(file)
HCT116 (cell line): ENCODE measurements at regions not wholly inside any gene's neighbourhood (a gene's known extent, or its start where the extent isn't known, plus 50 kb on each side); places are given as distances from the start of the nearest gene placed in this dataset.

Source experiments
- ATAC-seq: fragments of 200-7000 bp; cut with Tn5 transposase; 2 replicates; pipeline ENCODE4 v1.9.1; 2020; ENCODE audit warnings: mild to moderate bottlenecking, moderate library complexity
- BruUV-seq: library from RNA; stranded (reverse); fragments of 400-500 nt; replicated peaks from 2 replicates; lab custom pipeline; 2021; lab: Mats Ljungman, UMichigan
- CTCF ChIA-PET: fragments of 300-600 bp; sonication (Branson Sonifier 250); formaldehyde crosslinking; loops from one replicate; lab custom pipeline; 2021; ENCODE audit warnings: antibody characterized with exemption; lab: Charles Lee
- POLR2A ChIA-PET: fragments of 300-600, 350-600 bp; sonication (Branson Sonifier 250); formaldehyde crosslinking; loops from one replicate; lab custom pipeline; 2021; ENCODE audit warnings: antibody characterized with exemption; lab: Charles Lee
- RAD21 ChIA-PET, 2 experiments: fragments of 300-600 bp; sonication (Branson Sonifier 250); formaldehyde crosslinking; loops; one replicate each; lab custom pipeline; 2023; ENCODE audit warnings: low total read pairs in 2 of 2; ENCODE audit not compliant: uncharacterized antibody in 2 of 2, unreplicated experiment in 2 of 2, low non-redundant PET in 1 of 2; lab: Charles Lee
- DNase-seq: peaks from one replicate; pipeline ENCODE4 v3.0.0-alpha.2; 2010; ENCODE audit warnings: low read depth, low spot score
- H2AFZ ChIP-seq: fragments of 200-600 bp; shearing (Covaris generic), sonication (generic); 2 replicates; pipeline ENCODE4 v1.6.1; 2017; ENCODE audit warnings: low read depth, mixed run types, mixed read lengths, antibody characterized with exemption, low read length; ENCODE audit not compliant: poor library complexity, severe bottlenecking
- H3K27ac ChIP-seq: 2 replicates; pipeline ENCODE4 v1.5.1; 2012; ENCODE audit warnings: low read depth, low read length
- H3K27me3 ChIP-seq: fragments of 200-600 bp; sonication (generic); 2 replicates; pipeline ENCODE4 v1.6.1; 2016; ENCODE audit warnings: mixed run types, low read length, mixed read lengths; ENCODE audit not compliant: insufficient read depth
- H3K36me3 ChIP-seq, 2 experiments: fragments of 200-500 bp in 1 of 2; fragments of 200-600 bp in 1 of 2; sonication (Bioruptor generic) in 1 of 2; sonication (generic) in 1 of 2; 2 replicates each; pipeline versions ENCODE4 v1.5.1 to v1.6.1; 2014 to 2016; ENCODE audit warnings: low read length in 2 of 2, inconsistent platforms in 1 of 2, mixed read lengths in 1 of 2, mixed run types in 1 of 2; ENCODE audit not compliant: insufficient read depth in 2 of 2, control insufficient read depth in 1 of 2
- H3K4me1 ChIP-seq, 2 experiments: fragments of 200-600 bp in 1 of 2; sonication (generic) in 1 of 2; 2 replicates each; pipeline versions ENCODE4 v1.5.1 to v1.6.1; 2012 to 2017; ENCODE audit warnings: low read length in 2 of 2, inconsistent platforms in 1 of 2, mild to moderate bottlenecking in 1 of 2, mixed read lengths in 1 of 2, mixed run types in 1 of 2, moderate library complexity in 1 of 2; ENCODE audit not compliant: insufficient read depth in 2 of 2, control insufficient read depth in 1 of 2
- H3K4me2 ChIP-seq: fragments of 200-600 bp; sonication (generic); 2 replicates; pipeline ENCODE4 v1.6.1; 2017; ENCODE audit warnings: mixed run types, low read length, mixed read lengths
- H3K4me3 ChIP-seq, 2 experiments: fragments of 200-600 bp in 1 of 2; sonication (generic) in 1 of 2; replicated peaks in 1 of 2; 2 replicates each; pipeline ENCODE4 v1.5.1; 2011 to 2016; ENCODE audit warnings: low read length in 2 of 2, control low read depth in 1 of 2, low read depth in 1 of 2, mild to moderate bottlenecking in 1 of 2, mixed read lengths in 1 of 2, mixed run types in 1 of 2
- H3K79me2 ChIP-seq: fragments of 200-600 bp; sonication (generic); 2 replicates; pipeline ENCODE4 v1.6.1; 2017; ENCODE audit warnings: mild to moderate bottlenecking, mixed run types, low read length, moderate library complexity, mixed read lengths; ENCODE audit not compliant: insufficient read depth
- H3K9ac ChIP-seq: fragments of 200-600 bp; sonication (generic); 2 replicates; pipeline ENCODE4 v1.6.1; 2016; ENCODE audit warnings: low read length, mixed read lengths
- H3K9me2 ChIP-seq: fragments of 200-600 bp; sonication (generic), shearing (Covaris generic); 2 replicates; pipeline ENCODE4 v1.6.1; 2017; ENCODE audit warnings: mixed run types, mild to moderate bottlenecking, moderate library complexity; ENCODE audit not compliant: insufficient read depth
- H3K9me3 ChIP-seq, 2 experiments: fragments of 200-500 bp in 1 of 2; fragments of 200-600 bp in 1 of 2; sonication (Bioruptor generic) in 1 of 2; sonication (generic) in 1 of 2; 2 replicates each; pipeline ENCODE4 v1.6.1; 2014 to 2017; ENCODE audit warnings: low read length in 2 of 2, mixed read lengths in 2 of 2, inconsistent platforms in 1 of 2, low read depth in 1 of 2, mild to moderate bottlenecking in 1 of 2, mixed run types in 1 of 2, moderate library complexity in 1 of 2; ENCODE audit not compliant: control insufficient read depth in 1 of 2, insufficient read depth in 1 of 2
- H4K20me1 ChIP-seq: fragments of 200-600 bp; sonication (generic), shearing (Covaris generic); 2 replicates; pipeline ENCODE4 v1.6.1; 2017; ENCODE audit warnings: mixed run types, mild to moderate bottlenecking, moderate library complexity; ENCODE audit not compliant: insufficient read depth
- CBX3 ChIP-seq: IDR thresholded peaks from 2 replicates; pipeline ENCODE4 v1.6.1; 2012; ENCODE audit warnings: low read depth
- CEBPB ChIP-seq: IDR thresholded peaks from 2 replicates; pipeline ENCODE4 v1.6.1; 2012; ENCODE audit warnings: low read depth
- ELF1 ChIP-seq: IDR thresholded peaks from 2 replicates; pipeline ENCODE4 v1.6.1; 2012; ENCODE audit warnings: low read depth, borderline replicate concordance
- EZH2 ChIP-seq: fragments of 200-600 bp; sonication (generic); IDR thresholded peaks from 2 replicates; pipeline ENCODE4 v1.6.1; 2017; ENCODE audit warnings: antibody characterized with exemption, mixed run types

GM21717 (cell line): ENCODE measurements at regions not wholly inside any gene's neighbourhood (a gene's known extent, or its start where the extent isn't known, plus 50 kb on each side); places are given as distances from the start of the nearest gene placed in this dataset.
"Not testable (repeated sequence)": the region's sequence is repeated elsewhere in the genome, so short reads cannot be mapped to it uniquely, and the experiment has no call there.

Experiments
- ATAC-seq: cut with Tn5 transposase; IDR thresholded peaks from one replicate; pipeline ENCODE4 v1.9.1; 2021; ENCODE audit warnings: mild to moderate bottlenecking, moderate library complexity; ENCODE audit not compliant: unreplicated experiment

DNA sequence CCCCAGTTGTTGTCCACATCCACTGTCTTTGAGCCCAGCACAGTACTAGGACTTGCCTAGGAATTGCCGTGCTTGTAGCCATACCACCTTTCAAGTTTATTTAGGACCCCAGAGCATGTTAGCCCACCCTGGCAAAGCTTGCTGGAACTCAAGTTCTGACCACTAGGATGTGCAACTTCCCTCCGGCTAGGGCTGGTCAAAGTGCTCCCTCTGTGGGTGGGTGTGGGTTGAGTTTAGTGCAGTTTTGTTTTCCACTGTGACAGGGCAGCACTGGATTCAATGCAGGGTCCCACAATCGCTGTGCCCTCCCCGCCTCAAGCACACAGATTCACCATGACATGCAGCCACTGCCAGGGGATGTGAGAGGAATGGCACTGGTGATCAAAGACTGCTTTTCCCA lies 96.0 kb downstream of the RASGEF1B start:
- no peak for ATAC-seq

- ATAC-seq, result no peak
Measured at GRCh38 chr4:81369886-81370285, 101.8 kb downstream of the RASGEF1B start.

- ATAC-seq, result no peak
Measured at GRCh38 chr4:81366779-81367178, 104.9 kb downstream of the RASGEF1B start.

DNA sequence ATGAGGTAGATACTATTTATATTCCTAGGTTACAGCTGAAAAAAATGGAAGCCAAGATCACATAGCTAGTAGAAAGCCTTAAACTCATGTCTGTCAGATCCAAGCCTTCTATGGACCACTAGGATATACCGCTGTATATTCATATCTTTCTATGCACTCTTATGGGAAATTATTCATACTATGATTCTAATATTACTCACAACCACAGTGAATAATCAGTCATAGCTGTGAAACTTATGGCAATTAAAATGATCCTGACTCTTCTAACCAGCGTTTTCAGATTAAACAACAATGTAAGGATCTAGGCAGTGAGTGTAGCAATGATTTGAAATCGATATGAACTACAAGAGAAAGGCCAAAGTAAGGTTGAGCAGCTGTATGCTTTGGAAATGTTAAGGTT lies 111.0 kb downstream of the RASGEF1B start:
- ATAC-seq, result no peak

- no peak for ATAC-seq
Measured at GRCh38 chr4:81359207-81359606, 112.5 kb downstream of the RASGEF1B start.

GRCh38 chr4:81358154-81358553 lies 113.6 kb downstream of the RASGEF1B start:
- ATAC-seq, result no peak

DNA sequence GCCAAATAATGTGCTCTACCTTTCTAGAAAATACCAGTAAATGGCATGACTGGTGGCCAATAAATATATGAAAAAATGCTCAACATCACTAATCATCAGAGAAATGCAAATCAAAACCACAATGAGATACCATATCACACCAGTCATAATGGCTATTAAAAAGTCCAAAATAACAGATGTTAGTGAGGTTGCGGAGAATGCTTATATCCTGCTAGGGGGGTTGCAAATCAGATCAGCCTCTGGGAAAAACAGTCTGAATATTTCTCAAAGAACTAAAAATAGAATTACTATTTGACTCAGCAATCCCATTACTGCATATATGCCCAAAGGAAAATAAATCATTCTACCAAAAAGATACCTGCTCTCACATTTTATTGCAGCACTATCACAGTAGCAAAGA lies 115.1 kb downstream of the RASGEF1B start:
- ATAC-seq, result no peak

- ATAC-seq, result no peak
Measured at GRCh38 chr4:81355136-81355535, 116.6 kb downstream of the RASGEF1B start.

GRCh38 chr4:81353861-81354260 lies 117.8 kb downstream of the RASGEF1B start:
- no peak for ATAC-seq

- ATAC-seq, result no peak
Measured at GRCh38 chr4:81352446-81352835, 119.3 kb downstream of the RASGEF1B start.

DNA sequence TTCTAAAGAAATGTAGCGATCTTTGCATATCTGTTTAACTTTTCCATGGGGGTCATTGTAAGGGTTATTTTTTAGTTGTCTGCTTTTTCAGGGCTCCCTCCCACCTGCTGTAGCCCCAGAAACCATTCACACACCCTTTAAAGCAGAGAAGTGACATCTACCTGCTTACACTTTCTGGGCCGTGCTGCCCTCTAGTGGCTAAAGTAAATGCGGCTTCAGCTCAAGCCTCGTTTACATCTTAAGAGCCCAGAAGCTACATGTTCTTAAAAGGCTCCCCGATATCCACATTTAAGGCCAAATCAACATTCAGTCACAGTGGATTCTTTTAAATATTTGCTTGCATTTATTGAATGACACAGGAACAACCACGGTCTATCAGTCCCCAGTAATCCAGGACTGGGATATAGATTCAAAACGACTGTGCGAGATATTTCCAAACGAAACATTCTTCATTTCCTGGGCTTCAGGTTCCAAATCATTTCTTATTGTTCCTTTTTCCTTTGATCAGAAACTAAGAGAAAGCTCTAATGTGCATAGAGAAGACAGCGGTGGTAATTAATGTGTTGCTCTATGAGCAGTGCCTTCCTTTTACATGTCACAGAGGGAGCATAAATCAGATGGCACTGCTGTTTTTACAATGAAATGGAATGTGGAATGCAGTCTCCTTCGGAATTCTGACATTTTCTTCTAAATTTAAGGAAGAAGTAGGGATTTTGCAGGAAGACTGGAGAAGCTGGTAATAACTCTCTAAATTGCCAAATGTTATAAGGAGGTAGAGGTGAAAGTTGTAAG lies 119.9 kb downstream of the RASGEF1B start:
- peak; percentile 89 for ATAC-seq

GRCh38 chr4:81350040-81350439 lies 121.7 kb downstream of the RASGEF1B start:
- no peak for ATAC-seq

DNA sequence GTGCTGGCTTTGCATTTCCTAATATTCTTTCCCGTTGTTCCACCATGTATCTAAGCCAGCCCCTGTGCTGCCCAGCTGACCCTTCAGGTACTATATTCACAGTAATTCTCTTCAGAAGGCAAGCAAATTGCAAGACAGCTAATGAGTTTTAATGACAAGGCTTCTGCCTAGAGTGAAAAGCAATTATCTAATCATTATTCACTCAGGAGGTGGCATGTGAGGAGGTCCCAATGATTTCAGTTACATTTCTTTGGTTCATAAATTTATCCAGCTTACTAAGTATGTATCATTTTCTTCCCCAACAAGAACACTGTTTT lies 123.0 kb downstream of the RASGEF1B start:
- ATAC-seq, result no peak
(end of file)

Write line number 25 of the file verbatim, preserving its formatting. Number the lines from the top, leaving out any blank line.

GM21717 (cell line): ENCODE measurements at regions not wholly inside any gene's neighbourhood (a gene's known extent, or its start where the extent isn't known, plus 50 kb on each side); places are given as distances from the start of the nearest gene placed in this dataset.